Having established the Rybpfl/fl;Yaf2−/− cell line we then set out to understand if the capacity of RYBP to stimulate PRC1 in vitro would also translate into effects on cellular H2AK119ub1 following RYBP removal. Studying this in a cellular context could however be complicated by previous conflicting observations suggesting that RING1B may, or may not, be destabilised when RYBP is removed in ESCs (Tavares et al., 2012; Morey et al., 2013). To examine this possibility we first determined whether loss of RYBP affected the level of RING1B. In the context or our new Rybpfl/fl;Yaf2−/−conditional system, deletion of RYBP did not lead to an appreciable reduction in total RING1B (Figure 5B), in agreement with our observation that PRC1 complex assembly in vitro is modular (Figure 1D). The stability of the PRC1 complex in the absence of RYBP allowed us to then examine the direct contribution of RYBP to H2AK119ub1 in vivo. Somewhat surprisingly, despite the dramatic affects that RYBP has on H2AK119 E3 ligase activity in vitro, removal of RYBP did not significantly affect total H2AK119ub1 as measured by western blot (Figure 5D and E). Again this contrasts previous observations in which shRNA-mediated knockdown of RYBP led to global reductions in H2AK119ub1 (Tavares et al., 2012; Gao et al., 2012), and suggests that these affects may have been the indirect result of decreased RING1B levels.

Given these observations, we reasoned that RYBP may play a more defined or locus-specific role in regulating H2AK119ub1 as had previously been suggested from single gene analysis following RYBP depletion in ESCs (Morey et al., 2013). To address this possibility we exploited a calibrated ChIP-seq approach (Bonhoure et al., 2014; Hu et al., 2015; Orlando et al., 2014) to measure H2AK119ub1 genome-wide in the Rybpfl/fl;Yaf2−/− cells, before and after RYBP ablation. Importantly, H2AK119ub1 signal in wild-type cells was highly correlated with both RING1B and RYBP occupancy genome-wide (Figure 5F). Furthermore, a visual inspection of these data revealed enrichment of H2AK119ub1 at genes associated with Polycomb-mediated repression in embryonic stem cells (Figure 5G). When we compared the levels of H2AK119ub1 before and after RYBP removal at individual Polycomb target sites, we observed clear reductions in H2AK119ub1 (Figure 5G), suggesting that RYBP supports deposition of H2AK119ub1 at these genomic locations. To explore the breadth of these affects, we identified a set of 2407 genomic regions that were enriched for H2AK119ub1. Quantitation of H2AK119ub1 after removal of RYBP revealed widespread effects on H2AK119ub1 (Figure 5H), with approximately 45% of regions showing significant reductions in the levels of H2AK119ub1 (1091/2407; p<0.05). However, this appeared to be an underestimation of the effect, as nearly all PRC1 targets displayed reductions in H2AK119ub1, albeit below the significance threshold (Figure 5I). These effects are consistent with our in vitro observations demonstrating that RYBP shapes the E3 ligase activity of PRC1 complexes. Given the widespread reductions in H2AK119ub1 observed in ChIP-seq, it is perhaps surprising that we did not detect global alterations in H2AK119ub1 by western blot. This is likely due to a proportion of total cellular H2AK119ub1 residing outside of classical polycomb target sites as has been proposed previously in other systems (Lee et al., 2015; Goldknopf et al., 1975).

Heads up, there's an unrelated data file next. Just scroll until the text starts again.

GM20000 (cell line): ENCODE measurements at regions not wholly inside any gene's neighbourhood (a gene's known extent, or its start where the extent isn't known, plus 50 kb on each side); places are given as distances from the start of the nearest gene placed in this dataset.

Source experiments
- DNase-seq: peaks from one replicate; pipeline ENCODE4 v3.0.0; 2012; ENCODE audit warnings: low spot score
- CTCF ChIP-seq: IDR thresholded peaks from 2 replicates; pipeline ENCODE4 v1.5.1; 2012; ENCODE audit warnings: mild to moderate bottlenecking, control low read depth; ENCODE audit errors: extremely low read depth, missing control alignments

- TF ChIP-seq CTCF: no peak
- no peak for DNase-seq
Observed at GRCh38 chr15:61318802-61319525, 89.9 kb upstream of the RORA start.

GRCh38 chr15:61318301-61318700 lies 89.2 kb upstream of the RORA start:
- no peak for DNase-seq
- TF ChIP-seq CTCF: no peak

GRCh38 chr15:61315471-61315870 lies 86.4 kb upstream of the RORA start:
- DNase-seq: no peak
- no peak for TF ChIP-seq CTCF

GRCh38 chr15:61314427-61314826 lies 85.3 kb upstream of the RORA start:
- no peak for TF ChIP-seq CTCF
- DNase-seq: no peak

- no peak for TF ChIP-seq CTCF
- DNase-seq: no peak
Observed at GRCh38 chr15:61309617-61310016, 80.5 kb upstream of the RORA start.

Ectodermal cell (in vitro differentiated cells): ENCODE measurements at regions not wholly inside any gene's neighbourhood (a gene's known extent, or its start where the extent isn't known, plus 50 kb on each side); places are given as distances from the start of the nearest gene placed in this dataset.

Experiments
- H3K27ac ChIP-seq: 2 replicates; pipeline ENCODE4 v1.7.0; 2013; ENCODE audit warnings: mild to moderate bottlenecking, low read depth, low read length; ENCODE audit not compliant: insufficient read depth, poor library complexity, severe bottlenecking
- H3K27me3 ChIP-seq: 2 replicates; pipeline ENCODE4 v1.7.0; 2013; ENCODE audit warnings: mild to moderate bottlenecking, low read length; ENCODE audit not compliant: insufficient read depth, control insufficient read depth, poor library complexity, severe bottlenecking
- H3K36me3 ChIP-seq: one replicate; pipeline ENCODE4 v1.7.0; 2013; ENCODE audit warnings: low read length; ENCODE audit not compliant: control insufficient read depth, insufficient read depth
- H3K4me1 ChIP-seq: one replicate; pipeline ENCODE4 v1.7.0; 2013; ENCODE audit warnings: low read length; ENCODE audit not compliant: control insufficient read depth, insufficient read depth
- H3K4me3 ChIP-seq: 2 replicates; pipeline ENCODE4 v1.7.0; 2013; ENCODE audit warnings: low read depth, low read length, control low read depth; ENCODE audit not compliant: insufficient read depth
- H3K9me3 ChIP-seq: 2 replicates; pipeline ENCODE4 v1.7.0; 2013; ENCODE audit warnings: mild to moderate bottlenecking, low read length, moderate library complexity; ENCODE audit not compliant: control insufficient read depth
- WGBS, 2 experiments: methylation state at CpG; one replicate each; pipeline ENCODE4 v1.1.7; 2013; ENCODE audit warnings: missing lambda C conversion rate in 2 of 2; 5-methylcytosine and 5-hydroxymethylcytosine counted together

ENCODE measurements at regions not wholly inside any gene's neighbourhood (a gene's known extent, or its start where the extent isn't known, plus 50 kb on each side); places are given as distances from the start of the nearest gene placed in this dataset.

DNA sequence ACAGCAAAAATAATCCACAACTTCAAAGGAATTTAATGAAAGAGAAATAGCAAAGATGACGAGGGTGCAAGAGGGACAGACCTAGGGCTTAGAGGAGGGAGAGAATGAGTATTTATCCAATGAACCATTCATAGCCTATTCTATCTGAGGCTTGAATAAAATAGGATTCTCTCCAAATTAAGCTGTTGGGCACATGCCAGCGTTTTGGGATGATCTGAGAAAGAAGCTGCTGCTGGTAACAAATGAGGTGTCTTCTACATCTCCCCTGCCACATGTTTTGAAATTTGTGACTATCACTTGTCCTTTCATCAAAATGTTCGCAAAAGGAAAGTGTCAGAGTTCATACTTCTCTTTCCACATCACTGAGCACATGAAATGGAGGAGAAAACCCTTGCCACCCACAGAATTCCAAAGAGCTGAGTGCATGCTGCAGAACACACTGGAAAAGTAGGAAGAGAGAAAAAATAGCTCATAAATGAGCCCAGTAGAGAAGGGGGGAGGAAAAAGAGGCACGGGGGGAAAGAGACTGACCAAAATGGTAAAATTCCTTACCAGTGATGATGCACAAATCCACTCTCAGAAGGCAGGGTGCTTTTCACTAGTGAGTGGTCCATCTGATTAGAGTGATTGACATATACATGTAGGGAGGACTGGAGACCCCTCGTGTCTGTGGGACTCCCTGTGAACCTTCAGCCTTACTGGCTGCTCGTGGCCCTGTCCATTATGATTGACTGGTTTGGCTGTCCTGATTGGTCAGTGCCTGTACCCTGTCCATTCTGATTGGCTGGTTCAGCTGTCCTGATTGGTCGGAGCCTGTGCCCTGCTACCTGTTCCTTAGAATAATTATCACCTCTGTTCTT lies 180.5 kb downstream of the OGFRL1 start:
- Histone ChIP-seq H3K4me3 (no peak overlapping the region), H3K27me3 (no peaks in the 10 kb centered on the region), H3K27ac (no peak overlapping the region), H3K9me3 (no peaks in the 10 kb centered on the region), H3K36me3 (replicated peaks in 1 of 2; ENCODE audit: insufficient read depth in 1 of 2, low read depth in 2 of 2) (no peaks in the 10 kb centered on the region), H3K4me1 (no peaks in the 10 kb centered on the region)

RYBP regulates the activity, not chromatin occupancy, of PRC1 in vivo

Although our in vitro studies provide compelling evidence that RYBP regulates PRC1 activity, previous work has suggested that RYBP may also contribute to PRC1 function through regulating its stability or targeting (Tavares et al., 2012; Gao et al., 2012). Conversely, single gene studies had suggested that following depletion of RYBP, RING1B targeting to polycomb sites may not be overtly affected (Hisada et al., 2012; Morey et al., 2013). Therefore, having demonstrated that the stability of PRC1 is unaffected following RYBP deletion in the Rybpfl/fl;Yaf2−/− cells (Figure 5B), we set out to test at the genome-scale whether H2AK119ub1 losses following RYBP deletion in vivo were the result of defective PRC1 targeting or supressed E3 ligase activity. To achieve this, we carried out RING1B ChIP-seq before and after tamoxifen treatment of Rybpfl/fl;Yaf2-−/− cells (Figure 6). Initially, we considered RING1B occupancy at PRC1 target sites where H2AK119ub1 was dependent upon RYBP, to examine whether H2AK119ub1 reductions were coincident with reduced chromatin occupancy of PRC1. However, visual inspection of several of these sites revealed that despite displaying large decreases in H2AK119ub1, RING1B occupancy was often unaffected (Figure 6A). We extended this analysis genome-wide (Figure 6B), and found that the majority of PRC1 target sites (78%; 1870/2407) failed to show a significant change in RING1B occupancy (Figure 6B) and we validated these observations at a number of sites using ChIP quantitative PCR analysis (Figure 6—figure supplement 1). Indeed, there were only a modest number of sites showing decreases in RING1B binding (20%; 487/2407) (Figure 6C). Importantly, following RYBP deletion we observed clear and widespread reductions in H2AK119ub1 at PRC1 target sites where RING1B occupancy remained unchanged. These observations are in agreement previous observations at selected target sites following shRNA-mediated knockdown of RYBP which also appeared to show loss of H2AK119ub1 in the absence of perturbed RING1B binding (Morey et al., 2013). Interestingly, the subset of PRC1 targets which lost RING1B appeared on average to exhibit a unique depletion of H2AK119ub1 in the centre of the peak when compared to other PRC1 targets (Figure 6C). This was coincident with a more highly positioned TSS at the centre of the peak but did not appear to correspond with a depletion of nucleosomes (Figure 6—figure supplement 2A and B). Furthermore, these sites tended to be more enriched for variant PRC1 (RYBP), as opposed to canonical PRC1 (CBX7) occupancy, suggesting that these PRC1 targets might depend more on RYBP for normal H2AK119ub1 and RING1B occupancy than canonical targets (Figure 6—figure supplement 2C) as suggested previously (Morey et al., 2013). Together, these genome-wide observations strongly support our in vitro conclusions that RYBP stimulates the E3 ligase activity of PRC1, and reveal that decreases in H2AK119ub1 at PRC1 target sites are not due to defects in targeting PRC1.